In the News

New Proposal would Extend Early Childcare Pipeline from Birth to Preschool for Some NYC children

NEW YORK CITY, NY, MAY 17, 2019 – The New York City comptroller, with support from some state legislators, is pushing for a new payroll tax to dramatically expand access to affordable care for the city’s youngest children.

A proposed state bill would raise almost $660 million, elected officials say, allowing the city to serve 34,000 more infants and toddlers from birth through age 3.

Calling his plan NYC Under 3, Comptroller Scott Stringer positioned the proposal as a benefit to families and also the city economy by growing the workforce. But he also said that expanding childcare could help improve academic outcomes for students from low-income homes.

“Achievement gaps and inequality don’t start in grade school or kindergarten, or even pre-K,” Comptroller Scott Stringer said at a press conference to announce his plan. “They start on day one.” Read more.

Public Preschool — and Finding Enduring Fiscal Support for it — Isn’t Child’s Play

SEATTLE, WA, MAY 18, 2019 – One frigid morning, on a playground outside a red modular classroom, a preschooler with wispy blond hair folded her arms across her chest and looked at the ground, the slightest pout forming on her face. “I’m staying out here today,” Ali, 4, said to her father. Hoping to distract her, he kicked a ball. Ali laughed and ran after it. A few minutes later, he had coaxed her inside where it was warm, and she approached a classmate reading a book on the rug.

“Ali has made leaps here,” said the girl’s father, Ryan Price, 41, a sporting goods sales manager. “She used to hang on to my leg when I tried to leave and then spent most of her time in the ‘upset room.’ Now, she’s interacting with the other kids and doing her routines.” Read more.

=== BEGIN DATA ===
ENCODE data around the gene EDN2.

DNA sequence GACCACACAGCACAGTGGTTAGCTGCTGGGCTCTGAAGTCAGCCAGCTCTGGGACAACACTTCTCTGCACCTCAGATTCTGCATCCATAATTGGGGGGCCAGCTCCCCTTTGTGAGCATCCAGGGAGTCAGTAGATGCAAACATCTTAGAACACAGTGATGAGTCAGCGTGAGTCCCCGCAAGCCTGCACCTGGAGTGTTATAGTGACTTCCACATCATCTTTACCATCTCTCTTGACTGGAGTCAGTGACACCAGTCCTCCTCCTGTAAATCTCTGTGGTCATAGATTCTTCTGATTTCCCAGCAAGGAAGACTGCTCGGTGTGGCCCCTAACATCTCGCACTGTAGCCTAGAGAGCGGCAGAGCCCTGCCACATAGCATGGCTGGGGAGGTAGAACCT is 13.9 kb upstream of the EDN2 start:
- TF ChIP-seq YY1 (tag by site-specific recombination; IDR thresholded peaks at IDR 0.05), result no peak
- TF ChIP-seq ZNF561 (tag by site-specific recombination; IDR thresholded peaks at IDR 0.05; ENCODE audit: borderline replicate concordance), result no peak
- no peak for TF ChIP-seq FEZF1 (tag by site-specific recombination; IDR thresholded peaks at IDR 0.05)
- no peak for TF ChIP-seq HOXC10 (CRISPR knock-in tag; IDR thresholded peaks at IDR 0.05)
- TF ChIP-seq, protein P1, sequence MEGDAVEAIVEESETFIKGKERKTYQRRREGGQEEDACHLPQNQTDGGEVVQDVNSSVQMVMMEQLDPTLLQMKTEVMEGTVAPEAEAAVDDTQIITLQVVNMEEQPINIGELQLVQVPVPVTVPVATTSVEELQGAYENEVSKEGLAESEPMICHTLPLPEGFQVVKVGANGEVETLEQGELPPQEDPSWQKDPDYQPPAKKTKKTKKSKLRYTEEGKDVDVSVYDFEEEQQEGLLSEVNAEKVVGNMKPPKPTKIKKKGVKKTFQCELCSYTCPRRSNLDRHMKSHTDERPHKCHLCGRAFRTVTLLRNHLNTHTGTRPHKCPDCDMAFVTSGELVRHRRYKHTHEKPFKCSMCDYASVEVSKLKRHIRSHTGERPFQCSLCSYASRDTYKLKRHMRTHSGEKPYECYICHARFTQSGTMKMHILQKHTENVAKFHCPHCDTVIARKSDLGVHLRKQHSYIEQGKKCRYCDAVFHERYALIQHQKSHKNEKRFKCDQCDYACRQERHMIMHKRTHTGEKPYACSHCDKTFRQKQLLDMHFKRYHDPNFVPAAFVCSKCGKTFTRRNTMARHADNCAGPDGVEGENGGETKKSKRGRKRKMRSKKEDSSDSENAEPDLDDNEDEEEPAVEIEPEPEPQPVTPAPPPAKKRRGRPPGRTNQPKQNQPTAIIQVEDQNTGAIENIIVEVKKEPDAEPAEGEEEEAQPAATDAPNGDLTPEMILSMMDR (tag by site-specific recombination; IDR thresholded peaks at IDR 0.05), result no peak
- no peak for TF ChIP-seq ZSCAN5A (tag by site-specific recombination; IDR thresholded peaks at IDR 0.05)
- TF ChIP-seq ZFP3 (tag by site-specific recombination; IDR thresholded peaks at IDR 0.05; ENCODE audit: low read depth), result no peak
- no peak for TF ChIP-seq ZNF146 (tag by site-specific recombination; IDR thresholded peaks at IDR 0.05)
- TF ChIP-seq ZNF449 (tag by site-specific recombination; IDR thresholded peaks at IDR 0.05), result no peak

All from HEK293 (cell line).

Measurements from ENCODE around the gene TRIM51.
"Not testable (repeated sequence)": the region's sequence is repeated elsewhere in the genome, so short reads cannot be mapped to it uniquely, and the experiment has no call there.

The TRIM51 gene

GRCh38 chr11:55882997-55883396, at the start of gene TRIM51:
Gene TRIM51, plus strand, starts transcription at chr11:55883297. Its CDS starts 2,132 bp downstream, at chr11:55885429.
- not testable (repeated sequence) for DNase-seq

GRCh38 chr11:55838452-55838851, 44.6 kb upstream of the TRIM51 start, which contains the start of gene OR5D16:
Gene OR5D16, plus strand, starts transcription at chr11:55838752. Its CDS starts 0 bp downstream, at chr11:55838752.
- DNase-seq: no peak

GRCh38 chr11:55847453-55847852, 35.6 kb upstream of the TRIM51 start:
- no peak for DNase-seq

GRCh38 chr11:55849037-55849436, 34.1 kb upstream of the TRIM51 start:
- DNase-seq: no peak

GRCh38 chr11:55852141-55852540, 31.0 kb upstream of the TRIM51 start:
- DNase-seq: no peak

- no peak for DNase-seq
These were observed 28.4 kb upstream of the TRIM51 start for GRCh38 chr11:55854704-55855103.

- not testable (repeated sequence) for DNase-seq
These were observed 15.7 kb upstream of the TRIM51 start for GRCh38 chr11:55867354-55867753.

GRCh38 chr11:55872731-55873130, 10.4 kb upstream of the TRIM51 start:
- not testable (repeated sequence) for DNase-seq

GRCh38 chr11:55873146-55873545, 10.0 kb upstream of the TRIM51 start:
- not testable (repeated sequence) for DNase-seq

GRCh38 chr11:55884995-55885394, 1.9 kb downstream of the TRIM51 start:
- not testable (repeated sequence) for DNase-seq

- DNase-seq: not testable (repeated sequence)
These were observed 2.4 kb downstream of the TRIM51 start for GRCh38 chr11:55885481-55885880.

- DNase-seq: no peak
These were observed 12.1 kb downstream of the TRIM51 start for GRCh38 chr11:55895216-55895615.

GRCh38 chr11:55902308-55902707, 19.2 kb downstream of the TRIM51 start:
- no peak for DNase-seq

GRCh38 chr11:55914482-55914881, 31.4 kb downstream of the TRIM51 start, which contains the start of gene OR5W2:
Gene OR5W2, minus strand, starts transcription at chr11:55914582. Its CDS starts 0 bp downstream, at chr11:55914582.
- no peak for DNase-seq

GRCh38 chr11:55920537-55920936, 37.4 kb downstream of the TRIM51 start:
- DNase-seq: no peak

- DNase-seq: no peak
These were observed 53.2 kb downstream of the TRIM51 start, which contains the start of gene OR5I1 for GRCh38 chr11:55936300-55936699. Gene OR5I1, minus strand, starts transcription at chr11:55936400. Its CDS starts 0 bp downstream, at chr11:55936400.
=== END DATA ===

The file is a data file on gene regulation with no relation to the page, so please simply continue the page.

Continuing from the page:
Universal Pre-K Set as a Goal for Forsyth County

WINSTON-SALEM, NC, APRIL 11, 2019 – A coalition of community leaders led by Family Services announced a plan to provide universal early education for every 4-year-old, commonly known as pre-K, in Forsyth County at a press conference at Winston-Salem State University on Tuesday.

A report issued by the initiative, named the Pre-K Priority, cites a 2017 Harvard study that found Forsyth County to be the fifth worst county in the nation — only four Native American reservation counties performed lower — “for helping poor children move up the income ladder.” The initiative’s backers believe that early childhood education is the key to disrupting the cycle of poverty, based on recent discoveries in brain science that show that the first five years of life are a time of rapid and critical physical, social, emotional and cognitive development. Read more.

With Business Buy-In and Property Tax Boost, Charlotte got on Path to Universal Public Pre-K

CHARLOTTE, NC, APRIL 7, 2019 – Five years ago, the civic and business leaders of Charlotte-Mecklenburg, North Carolina discovered that they were building a bustling economy on a cracked foundation.

The region, with a population of roughly 860,000, is home to six Fortune 500 corporate headquarters, including Lowe’s and Bank of America, and universities. Charlotte’s business district is packed with high-rises, museums, trendy restaurants, performance venues and hotels. Cranes tower over construction sites and developers try keep up with demand for offices and condos.

By those criteria, the community was revving.

Then came the 2014 research from Harvard University and the University of California at Berkeley that people in Charlotte refer to simply as the “Chetty report,” after one of its authors. Read more.

Mecklenburg County Early Childhood Education Implementation Plan Update